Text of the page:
In the world of tubing, things can get a bit confusing. With many different types of tubing for different applications, terms and meanings can be a bit ambiguous. With this in mind, we’ve set out to explain the difference between structural tubing and mechanical tubing.
Let’s get started.
Mechanical Tubing: tubing used for mechanical and light gauge structural applications. Mechanical tube is produced to meet specific end use requirements, specifications, tolerances and chemistries. This allows for more specific property uniformity throughout the tube compared to standard pipe. While Mechanical tube can be produced to standard specifications when requested, it is often produced to “typical” properties that focus mainly on the yield strength for a particular size and wall thickness. In some applications with severe forming, yield strength may not even be specified and the Mechanical tube is produced to be “fit for use”. Mechanical tubing encompasses a wide range of both structural and non-structural applications.
Structural Tubing: tubing used for structural applications. Standard strength requirements of the tube help dictate applications for which certain tubing is most appropriate. Structural tube is often referred to as hollow structural sections or HSS.
- Custom Shapes
- Solar Racking
- Agricultural and dairy products
- Greenhouse structures and equipment
- Playground and recreational equipment
- Conveyor rollers
- Carports and metal buildings
- Canopies and Shade Structures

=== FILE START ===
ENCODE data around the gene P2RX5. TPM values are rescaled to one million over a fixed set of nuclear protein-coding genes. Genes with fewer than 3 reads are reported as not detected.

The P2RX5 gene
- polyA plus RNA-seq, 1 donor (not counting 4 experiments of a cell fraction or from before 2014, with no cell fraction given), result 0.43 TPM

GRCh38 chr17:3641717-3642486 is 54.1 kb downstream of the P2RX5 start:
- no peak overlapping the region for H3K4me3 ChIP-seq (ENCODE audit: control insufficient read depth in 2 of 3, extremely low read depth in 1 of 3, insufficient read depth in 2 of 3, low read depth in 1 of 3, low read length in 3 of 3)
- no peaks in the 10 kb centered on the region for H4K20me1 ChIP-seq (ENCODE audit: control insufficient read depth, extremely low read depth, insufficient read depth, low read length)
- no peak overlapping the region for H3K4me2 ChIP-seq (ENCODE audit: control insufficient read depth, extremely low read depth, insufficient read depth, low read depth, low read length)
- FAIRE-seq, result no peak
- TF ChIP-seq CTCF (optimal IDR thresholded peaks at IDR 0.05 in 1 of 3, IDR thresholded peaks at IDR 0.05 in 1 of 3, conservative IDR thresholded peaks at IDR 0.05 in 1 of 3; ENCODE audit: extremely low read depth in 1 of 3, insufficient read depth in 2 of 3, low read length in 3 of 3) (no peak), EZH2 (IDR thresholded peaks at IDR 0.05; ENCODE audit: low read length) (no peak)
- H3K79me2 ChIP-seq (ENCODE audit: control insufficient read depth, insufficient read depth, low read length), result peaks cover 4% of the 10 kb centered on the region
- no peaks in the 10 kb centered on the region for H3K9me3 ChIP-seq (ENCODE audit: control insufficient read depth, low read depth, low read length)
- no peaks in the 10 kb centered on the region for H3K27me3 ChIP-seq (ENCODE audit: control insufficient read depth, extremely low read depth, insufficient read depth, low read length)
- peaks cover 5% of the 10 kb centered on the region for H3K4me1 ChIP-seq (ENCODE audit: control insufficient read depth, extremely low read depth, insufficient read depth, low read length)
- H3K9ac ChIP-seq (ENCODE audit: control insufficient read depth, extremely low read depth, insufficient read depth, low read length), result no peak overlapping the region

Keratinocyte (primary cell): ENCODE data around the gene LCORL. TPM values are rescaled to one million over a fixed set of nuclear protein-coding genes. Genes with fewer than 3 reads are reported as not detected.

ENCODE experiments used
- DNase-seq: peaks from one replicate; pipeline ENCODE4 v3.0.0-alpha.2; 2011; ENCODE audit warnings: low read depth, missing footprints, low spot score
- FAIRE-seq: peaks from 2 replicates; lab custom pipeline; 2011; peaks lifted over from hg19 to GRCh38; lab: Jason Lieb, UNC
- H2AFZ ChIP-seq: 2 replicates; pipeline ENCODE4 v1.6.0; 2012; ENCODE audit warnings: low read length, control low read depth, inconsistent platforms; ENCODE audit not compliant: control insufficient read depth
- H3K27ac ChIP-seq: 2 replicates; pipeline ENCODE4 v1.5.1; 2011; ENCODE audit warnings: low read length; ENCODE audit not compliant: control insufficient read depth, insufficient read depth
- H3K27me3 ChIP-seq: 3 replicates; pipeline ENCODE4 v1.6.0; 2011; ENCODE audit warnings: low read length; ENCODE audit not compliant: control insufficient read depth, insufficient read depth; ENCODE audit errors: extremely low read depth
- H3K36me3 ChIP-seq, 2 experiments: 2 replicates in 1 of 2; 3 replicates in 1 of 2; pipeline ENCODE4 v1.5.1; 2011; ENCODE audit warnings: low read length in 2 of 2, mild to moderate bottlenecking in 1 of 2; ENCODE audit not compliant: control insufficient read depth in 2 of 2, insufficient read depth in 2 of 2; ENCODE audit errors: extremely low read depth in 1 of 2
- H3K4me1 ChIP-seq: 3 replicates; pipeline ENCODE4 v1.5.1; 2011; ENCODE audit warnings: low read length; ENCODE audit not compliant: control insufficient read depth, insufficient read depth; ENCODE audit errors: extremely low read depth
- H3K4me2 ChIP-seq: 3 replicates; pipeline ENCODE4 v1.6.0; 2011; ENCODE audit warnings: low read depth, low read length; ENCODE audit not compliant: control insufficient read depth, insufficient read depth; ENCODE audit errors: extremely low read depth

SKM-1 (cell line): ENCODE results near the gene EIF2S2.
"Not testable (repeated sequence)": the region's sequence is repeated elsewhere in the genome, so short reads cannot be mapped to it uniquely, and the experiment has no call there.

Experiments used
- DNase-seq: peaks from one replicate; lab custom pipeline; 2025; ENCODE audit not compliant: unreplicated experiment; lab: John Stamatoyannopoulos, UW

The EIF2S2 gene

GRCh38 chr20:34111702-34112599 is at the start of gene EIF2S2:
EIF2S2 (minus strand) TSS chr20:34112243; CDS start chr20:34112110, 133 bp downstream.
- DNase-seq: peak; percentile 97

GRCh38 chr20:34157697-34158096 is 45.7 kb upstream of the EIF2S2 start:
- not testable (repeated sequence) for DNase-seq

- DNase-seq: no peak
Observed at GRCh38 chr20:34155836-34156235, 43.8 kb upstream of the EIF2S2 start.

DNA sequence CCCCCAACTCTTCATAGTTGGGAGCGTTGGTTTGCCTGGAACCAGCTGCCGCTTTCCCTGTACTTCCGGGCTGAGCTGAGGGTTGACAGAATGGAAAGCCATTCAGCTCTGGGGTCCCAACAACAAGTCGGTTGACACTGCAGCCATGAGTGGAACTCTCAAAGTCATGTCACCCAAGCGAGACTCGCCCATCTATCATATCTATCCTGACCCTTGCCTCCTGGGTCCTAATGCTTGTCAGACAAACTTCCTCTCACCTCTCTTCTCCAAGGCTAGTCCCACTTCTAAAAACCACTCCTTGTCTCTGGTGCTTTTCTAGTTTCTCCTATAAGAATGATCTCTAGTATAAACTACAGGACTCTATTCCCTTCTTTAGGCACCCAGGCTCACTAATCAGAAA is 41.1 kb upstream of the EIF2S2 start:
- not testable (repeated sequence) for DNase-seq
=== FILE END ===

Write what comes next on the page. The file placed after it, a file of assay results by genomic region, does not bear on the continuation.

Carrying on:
- Satellite dish supports
- Vinyl stiffening tubes
- Miscellaneous product applications
- Sign supports and poles
- Off-shore production and drilling platforms
- Roll-over protective structures (ROPS)
At Wheatland Tube, our mechanical tubing is manufactured to typical Mechanical tube properties or in accordance with ASTM A500 and A513 Types 1 and 2 specifications. Our Mechanical tubing is not limited to these specifications and can be produced to specific customer requirements when appropriate. Additionally, our in-line galvanized products comply with A1057 and A787 coating specifications and provide a synergistic triple-coat process for enhanced product life.
While specifications will vary based on design (and from manufacturer to manufacturer), some common specifications of structural tubing include ASTM A500 Grade B and C, A847, A1065, and the recently approved ASTM A1085.
In both cases of “Structural” or “Mechanical” tubing, these products are ordered to a specific outside dimension (OD) and “gauge” or wall thickness. This varies from “pipe” products which are ordered based on inside dimensions (ID) and often pipe “schedules” that determine the wall thickness. Pipe and conduit products should not be used in structural applications as their strength properties may not be produced to standard structural specifications or meet specified engineering requirements.